No explicit dream sequences occur in Tu Dors Nicole, even though the title informs the protagonist that she’s asleep. (Props to U.S. distributor Kino Lorber for recognizing that You're Sleeping, Nicole doesn't have the same poetic ring. Even the use of the familiar Tu Dors rather than the formal Vous Dormez carries meaning.) Instead, the entire movie takes place in what feels like a state of suspended animation. Anyone who’s spent a long, hot, lazy summer doing nothing much at all will be familiar with the vibe: By night, it’s hard to sleep; by day, it’s hard to move. The line between wakeful and comatose gets fuzzy. Tu Dors Nicole doesn’t indulge nostalgic clichés about adolescence, as epitomized by the phrase, “I was never the same after that summer.” It’s a tale of post-graduate malaise in which “that summer” stubbornly refuses to coalesce into more than a series of odd reveries, as if something magical is always just about to happen.
Set in an unspecified small town in Québec, apparently sometime in the 1980s or 1990s (as in David Robert Mitchell’s The Myth Of The American Sleepover, no Internet-era technology is ever seen), the film introduces twentysomething Nicole (Julianne Côté) as she sneaks out of a one-night stand’s bed in the middle of the night. Nicole’s parents are away on vacation, so she only has to deal with her older brother, Rémi (Marc-André Grondin)—though that’s a challenge, since Rémi plays guitar in a rock trio, and is using their house as a recording studio. Mostly, she hangs out with best friend Véronique (Catherine St-Laurent), making plans to fly to Iceland using Nicole’s new credit card, which she interprets as free money. (Nicole and Véro’s likely misguided assumption about Iceland’s weather is a fine joke that’s funnier for never being openly made.) In the meantime, Nicole begins a desultory flirtation with the band’s new drummer, JF (Francis La Haye), though he’s leery of hooking up with a friend’s little sister.
That isn’t much to hang a movie on. Writer-director Stéphane Lafleur, making his third feature (the first two, Continental, A Film Without Guns and Familiar Grounds, never opened in the U.S.), traffics exclusively in mood here, shooting on black-and-white 35mm to create a silvery, shimmering landscape of the mind. Nothing happens, but everything thrums. The film’s most blatantly surreal element is the recurring figure of Martin (Godefroy Reding), a 10-year-old boy whose voice has already changed; he considers this a license to hit on adult women, and keeps trying to seduce Nicole with world-weary platitudes. But there’s everyday wonder throughout, as when a car that keeps circling Nicole’s block late at night, emanating weird noises, turns out to be an exhausted new father trying to get his baby to sleep with a combination of vehicular motion and whale songs. (“It’s working on me,” he tells Nicole, holding up a giant to-go coffee.) Characters like this drift in and out of Tu Dors Nicole, which is forever drifting itself, though Nicole is anchored by Côté’s wonderfully quizzical, deliberately low-key performance.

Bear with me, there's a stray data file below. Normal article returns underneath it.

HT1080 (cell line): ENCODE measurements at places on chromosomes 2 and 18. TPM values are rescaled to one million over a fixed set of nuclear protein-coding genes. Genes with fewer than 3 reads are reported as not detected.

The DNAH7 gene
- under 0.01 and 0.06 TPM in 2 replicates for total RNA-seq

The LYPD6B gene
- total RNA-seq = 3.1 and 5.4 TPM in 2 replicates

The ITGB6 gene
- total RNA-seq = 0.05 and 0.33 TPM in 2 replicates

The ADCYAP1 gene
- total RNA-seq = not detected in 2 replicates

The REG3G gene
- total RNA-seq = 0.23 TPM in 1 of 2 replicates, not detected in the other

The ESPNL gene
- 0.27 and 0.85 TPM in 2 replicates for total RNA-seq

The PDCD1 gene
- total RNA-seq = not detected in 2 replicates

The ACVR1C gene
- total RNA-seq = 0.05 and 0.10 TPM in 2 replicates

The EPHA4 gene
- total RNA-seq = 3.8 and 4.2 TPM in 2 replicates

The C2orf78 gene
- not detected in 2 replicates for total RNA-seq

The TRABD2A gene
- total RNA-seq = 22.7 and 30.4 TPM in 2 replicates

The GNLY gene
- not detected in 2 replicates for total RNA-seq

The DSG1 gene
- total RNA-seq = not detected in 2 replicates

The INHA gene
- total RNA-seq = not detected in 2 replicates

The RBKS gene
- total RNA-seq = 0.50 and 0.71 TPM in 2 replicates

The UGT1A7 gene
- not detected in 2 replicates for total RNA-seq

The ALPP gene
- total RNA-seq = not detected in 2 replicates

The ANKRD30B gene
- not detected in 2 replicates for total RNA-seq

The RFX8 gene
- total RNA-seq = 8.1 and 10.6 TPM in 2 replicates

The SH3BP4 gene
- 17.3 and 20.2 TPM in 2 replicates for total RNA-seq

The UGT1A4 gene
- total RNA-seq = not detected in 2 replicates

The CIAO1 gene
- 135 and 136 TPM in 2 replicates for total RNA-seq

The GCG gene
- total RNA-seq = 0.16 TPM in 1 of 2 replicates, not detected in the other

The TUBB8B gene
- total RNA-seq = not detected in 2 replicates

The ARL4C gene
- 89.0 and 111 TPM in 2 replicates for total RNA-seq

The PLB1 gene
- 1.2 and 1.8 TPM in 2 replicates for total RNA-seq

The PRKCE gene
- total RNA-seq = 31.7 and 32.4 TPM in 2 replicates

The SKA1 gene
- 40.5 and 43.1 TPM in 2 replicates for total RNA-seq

None of this would work were Lafleur not doing gorgeously expressive work behind the camera. His puckish sensibility is evident from the film’s first seconds, as the sound of trickling water heard during the opening credits (white text on a black screen) continues over the first shot: a tacky photograph of a waterfall. When Nicole arrives home, she slumps onto a chair, her feet dangling over its arm at the far left edge of the frame; Lafleur then cuts to some time later, with Nicole now lazing on a couch at the far right edge of the frame. Sound is likewise expertly calibrated, with conversations between Nicole and Véro accompanied by the band's efforts at ideal microphone placement in three separate rooms of the house. (Among other virtues, Tu Dors Nicole boasts one of the most realistic garage bands the movies have ever seen.) One problem with such lovely aimlessness is that Lafleur, almost predictably, never finds an ending; what he comes up with feels a bit petty and small-minded, almost beneath Nicole. But that’s an easy weakness to forgive in a film that at one point has Rémy talking with Nicole in the backyard, suddenly walking off into the darkness, visible only by the tip of his lit cigarette, then returning, holding a chirping cricket in his hands. It’s hard to build a story entirely on grace notes, but Lafleur comes close.